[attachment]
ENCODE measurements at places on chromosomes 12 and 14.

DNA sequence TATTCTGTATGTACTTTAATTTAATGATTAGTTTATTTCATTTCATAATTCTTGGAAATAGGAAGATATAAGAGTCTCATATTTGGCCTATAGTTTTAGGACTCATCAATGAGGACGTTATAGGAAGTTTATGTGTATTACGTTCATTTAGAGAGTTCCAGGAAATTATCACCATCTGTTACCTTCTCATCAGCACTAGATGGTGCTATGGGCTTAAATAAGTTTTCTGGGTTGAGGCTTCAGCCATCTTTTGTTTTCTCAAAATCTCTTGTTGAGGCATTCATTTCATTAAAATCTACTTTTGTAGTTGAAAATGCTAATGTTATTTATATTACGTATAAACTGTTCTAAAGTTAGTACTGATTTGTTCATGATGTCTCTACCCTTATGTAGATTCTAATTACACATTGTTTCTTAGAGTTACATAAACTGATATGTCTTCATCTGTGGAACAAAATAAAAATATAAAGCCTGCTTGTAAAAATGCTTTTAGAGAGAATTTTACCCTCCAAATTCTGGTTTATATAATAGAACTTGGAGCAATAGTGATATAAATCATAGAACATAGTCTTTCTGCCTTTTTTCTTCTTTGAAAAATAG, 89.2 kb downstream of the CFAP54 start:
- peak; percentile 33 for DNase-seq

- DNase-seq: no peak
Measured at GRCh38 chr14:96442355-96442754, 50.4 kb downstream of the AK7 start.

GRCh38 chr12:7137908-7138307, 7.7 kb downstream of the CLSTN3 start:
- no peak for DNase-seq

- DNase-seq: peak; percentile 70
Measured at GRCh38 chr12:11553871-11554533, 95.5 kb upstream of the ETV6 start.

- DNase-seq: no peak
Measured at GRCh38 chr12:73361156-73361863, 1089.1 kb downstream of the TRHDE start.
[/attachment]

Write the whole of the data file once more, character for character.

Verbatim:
ENCODE measurements at places on chromosomes 12 and 14.

DNA sequence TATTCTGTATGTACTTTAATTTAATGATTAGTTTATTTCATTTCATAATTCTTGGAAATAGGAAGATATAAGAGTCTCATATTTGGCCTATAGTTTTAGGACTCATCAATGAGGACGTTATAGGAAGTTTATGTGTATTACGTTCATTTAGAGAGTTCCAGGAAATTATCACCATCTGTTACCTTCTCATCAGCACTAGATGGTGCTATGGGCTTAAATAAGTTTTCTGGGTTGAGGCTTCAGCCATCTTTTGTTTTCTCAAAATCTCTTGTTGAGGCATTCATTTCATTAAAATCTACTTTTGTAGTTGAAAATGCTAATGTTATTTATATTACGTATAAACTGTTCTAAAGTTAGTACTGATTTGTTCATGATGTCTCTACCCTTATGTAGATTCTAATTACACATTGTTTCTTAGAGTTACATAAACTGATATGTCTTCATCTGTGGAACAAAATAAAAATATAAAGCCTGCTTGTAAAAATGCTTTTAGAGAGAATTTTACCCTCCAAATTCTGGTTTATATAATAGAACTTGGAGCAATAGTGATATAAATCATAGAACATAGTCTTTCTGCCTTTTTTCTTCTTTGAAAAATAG, 89.2 kb downstream of the CFAP54 start:
- peak; percentile 33 for DNase-seq

- DNase-seq: no peak
Measured at GRCh38 chr14:96442355-96442754, 50.4 kb downstream of the AK7 start.

GRCh38 chr12:7137908-7138307, 7.7 kb downstream of the CLSTN3 start:
- no peak for DNase-seq

- DNase-seq: peak; percentile 70
Measured at GRCh38 chr12:11553871-11554533, 95.5 kb upstream of the ETV6 start.

- DNase-seq: no peak
Measured at GRCh38 chr12:73361156-73361863, 1089.1 kb downstream of the TRHDE start.